Changing Rights and Freedoms of Australian Aborigines

Since the European invasion aborigines have been subjected to unequal treatment and racial discrimination as the white settlers believed they were a superior race and saw the Aborigines as being inferior and ‘primitive’. Due to this belief, the Aborigines have been deprived of rights and freedoms any white person is entitled to hold. Although Aborigines have been fighting for their rights and freedom from the beginning, significant action was undertaken during the period of the 1960s which succeeded in gaining the aborigines rights and citizenship.
Charles Perkins was born in Alice Springs in 1936, a skilled soccer player and an Australian Aboriginal activist. He moved to Adelaide to coach a local soccer team, there he became the vice president of the Federal Council for the Advancement of Aboriginals. In 1963 he moved to Sydney where he was one of the founding members of ‘Student Action for Aborigines’ (SAFA), later becoming president. On 12th February 1965, he and fellow student Jim Spigelman led about 28 others on a two week bus tour of rural Australia, there aim to publicise and ‘reveal’ to the people the discrimination being carried out towards aboriginal people in hope to try and redress it. This bus tour came to be known as the ‘Freedom Rides’.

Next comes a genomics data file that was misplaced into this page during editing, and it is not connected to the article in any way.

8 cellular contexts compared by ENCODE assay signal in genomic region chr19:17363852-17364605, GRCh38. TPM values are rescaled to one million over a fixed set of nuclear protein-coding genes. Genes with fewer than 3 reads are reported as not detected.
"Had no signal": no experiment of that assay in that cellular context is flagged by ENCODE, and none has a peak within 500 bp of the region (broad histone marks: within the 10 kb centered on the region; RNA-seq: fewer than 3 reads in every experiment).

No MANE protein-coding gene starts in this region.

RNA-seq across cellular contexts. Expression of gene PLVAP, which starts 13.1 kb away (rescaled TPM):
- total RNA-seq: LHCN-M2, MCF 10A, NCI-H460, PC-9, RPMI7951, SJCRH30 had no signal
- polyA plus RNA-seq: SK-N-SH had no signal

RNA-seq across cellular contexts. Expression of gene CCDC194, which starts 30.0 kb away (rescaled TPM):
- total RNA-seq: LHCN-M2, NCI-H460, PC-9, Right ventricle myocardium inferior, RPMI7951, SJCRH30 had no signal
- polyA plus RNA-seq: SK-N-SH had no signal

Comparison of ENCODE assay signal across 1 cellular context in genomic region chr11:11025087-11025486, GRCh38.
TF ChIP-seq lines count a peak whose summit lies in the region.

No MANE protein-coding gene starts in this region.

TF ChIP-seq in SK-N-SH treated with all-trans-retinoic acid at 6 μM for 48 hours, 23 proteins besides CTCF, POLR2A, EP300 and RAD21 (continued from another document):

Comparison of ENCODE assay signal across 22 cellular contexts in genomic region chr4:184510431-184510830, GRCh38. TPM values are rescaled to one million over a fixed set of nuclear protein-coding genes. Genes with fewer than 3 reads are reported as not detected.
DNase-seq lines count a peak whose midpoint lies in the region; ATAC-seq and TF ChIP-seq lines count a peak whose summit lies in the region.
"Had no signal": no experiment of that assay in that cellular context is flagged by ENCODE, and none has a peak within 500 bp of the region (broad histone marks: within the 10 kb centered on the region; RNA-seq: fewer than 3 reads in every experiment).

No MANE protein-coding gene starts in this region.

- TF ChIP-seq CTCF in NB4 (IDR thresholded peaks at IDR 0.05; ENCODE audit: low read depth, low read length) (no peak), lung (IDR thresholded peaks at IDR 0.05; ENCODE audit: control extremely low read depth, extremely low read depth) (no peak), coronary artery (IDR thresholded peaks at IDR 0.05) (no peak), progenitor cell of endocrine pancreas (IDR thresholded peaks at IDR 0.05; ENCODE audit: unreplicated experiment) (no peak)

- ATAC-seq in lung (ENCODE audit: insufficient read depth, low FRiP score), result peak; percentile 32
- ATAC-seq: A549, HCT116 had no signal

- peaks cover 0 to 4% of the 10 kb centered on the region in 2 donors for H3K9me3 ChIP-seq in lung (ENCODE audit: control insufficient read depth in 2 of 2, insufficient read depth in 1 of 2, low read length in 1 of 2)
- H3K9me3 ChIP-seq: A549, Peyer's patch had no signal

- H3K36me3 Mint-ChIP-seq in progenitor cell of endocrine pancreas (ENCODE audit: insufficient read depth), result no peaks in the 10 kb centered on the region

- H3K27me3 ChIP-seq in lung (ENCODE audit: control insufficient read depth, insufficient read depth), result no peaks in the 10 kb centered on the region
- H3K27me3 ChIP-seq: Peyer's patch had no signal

The civil rights movement occurring at the time and the work of Martin Luther King, who worked to gain the freedom of the African-American people in America greatly influenced Perkins and the freedom rides and believed in the use of ‘non-violent action’ and establishing ‘creative tension’ by dramatically highlighting acts of discrimination until people could ignore them no longer. Desegregation; the separation of hospitals, schools and other facilities and leisure activities for black and white people was a main focus for the freedom rides. Their intention was to target towns which had the reputation of being racist towards their aboriginal inhabitants, “What we were trying to do was to go into those racist towns...